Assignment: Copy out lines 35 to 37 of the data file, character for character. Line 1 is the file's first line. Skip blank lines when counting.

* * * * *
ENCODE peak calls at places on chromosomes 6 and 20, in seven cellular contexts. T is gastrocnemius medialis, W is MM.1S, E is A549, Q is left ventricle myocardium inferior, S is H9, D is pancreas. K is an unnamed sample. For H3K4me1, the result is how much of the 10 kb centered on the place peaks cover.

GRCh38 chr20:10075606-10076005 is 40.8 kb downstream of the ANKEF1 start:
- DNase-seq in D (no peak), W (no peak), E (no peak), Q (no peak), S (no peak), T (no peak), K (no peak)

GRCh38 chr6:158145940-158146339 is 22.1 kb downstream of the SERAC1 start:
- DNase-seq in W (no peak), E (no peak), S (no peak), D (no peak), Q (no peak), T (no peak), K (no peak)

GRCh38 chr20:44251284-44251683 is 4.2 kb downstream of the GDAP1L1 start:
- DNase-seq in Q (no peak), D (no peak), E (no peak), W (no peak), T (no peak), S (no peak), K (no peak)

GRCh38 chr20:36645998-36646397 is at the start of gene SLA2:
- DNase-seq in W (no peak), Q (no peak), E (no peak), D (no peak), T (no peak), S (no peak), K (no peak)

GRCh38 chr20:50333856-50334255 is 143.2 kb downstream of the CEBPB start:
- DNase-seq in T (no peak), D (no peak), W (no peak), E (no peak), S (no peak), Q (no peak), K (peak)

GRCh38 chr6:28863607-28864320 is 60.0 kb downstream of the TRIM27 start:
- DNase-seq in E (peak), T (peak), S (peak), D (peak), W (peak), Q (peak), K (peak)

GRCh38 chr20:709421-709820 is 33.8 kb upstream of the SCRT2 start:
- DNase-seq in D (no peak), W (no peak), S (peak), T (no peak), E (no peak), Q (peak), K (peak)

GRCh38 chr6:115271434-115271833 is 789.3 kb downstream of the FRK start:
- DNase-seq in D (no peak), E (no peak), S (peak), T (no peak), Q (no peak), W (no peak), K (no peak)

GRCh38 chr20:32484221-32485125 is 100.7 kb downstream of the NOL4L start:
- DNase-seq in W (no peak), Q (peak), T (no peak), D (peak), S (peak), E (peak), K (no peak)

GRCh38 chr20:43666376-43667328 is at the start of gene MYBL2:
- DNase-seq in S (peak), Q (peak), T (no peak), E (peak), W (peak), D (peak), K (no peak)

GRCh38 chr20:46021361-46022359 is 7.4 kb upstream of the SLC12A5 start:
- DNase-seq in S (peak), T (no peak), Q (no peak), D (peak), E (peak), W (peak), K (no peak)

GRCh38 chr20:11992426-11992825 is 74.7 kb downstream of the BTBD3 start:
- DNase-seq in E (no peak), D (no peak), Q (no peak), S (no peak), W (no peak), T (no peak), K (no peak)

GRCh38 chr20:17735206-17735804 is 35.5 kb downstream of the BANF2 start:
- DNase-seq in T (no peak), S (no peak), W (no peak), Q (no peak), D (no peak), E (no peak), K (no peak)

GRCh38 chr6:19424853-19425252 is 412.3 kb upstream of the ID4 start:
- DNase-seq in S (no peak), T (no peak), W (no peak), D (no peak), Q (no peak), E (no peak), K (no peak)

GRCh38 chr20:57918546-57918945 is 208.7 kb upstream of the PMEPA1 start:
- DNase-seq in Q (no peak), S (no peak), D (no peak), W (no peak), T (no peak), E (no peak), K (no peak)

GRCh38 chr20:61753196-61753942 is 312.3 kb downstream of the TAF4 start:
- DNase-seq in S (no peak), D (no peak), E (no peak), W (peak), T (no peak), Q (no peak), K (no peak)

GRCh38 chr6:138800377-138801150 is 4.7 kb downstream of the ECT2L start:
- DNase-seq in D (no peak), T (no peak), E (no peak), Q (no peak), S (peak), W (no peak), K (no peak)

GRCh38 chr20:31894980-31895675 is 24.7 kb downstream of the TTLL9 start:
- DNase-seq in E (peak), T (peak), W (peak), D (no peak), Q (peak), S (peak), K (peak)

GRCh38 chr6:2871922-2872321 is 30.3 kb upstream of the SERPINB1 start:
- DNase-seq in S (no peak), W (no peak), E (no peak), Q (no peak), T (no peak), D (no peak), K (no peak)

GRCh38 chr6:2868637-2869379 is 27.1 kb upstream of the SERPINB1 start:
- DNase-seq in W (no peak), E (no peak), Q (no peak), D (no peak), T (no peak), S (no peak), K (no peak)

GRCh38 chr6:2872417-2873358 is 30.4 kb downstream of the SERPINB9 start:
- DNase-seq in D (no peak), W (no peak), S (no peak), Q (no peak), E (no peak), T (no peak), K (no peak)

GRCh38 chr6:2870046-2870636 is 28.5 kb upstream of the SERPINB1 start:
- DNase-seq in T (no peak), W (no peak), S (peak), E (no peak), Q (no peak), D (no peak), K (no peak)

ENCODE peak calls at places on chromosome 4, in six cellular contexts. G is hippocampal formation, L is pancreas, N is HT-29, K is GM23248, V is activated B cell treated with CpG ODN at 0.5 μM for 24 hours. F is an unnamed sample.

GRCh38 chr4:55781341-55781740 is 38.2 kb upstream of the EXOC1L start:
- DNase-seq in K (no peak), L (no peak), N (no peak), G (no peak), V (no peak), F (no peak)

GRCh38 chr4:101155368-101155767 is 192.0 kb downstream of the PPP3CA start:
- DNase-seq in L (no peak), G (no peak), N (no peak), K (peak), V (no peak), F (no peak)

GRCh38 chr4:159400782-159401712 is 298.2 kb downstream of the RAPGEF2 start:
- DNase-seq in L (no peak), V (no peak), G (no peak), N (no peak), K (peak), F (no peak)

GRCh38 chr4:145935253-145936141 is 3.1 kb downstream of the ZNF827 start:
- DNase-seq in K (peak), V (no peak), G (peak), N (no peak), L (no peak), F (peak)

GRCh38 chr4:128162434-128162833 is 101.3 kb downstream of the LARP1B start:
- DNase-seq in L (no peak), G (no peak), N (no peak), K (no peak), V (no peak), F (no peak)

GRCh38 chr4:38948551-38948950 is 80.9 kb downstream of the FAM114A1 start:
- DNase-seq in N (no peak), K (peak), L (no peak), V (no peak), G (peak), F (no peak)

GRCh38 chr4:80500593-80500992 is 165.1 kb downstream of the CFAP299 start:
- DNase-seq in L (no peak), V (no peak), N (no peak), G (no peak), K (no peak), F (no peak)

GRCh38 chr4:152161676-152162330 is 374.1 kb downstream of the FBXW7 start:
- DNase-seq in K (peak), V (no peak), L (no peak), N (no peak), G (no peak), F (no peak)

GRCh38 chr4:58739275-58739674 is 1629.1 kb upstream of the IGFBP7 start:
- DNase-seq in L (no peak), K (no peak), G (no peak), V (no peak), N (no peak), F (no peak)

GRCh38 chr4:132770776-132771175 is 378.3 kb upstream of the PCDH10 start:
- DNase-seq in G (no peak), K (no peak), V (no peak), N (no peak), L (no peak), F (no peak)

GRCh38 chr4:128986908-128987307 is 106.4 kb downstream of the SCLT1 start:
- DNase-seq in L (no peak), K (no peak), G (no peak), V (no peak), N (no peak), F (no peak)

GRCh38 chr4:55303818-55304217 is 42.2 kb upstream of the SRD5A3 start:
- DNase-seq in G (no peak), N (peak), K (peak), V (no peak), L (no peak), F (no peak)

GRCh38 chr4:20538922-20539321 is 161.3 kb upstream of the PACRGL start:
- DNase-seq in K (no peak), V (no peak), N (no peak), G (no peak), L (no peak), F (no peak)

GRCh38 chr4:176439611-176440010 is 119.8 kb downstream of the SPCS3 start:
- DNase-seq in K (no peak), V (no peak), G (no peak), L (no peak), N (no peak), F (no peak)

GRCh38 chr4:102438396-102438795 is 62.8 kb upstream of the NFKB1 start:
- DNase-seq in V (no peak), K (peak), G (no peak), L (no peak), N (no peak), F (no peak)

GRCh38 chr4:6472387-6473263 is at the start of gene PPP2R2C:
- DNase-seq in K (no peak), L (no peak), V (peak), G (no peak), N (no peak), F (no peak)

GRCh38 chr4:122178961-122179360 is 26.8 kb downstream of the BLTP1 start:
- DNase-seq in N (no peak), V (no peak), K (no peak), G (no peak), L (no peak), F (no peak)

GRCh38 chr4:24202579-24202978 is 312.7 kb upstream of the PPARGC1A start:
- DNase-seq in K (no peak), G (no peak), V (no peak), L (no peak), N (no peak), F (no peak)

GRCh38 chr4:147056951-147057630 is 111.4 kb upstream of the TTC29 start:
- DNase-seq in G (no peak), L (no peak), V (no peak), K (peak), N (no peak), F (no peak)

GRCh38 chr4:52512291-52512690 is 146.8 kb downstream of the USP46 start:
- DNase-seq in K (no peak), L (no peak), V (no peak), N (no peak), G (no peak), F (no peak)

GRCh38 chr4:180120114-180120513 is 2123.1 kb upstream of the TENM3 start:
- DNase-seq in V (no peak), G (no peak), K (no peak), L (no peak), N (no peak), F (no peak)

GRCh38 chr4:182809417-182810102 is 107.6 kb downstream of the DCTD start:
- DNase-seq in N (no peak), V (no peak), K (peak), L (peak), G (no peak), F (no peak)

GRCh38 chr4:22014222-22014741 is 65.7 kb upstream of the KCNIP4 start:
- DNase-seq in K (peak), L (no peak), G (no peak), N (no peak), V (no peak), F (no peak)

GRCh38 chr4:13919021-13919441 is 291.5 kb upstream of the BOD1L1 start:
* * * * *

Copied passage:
- DNase-seq in D (no peak), T (no peak), E (no peak), Q (no peak), S (peak), W (no peak), K (no peak)

GRCh38 chr20:31894980-31895675 is 24.7 kb downstream of the TTLL9 start:
- DNase-seq in E (peak), T (peak), W (peak), D (no peak), Q (peak), S (peak), K (peak)